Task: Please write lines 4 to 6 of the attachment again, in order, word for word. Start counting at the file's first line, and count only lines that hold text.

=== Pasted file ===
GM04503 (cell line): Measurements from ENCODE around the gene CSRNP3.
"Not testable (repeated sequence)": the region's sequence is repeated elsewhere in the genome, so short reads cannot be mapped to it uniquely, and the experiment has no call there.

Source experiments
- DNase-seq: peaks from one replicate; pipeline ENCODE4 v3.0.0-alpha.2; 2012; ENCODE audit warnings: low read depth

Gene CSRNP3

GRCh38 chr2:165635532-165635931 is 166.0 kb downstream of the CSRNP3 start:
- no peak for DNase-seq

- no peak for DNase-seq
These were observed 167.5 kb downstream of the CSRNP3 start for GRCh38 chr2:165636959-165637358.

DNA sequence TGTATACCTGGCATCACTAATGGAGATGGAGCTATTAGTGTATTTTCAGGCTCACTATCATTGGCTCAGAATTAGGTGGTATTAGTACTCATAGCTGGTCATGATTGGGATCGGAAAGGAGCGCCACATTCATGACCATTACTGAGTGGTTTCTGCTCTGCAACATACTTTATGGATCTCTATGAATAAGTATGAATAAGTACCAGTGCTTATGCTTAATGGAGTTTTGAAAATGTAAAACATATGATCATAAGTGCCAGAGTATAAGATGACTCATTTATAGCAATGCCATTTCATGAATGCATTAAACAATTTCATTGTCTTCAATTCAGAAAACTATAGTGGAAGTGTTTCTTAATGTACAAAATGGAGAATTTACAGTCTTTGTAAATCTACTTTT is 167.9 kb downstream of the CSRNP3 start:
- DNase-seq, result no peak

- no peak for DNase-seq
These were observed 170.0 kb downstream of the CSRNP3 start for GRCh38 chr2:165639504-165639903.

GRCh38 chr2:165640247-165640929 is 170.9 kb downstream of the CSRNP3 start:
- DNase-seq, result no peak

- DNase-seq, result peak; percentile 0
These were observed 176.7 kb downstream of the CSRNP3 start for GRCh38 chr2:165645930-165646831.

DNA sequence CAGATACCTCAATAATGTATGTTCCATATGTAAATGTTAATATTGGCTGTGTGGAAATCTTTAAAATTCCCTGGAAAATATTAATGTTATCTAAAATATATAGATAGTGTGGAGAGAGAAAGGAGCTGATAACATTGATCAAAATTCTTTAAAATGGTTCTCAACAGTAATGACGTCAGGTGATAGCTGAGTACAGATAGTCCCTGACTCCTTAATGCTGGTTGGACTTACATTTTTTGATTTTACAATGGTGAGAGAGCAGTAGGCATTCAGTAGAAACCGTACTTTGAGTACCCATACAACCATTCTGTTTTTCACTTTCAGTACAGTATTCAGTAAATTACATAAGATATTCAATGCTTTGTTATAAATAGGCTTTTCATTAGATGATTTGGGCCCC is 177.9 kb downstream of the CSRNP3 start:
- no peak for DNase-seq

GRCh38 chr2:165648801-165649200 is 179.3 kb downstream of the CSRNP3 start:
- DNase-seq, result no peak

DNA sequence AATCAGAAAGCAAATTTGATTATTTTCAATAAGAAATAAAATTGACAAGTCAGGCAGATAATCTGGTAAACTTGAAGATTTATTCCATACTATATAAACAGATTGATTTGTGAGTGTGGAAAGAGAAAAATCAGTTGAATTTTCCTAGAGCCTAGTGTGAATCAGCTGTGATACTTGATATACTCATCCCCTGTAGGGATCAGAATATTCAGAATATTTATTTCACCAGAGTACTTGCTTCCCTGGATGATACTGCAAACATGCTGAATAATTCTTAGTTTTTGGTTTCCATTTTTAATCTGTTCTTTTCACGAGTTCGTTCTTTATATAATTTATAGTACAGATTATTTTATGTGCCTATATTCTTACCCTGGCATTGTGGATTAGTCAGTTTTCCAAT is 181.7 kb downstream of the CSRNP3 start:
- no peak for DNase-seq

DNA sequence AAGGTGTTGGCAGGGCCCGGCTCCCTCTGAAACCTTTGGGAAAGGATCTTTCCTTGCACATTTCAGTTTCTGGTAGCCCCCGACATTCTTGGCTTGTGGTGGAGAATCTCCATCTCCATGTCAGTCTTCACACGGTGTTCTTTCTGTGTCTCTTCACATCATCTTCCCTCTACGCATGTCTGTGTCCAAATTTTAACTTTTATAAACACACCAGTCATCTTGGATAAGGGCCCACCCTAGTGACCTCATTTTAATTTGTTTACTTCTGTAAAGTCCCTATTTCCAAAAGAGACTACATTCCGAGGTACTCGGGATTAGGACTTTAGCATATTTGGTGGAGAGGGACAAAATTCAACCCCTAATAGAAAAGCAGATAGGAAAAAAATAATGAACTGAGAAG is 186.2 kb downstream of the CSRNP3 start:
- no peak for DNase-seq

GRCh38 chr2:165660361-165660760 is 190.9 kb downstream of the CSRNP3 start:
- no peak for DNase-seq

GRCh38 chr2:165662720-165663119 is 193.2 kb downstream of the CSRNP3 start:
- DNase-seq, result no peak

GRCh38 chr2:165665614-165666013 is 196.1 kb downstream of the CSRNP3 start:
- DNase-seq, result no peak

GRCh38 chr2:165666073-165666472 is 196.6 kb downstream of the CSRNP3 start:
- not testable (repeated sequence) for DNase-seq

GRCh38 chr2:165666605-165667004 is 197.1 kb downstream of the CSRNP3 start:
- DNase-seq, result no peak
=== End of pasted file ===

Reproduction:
- DNase-seq: peaks from one replicate; pipeline ENCODE4 v3.0.0-alpha.2; 2012; ENCODE audit warnings: low read depth

Gene CSRNP3

GRCh38 chr2:165635532-165635931 is 166.0 kb downstream of the CSRNP3 start: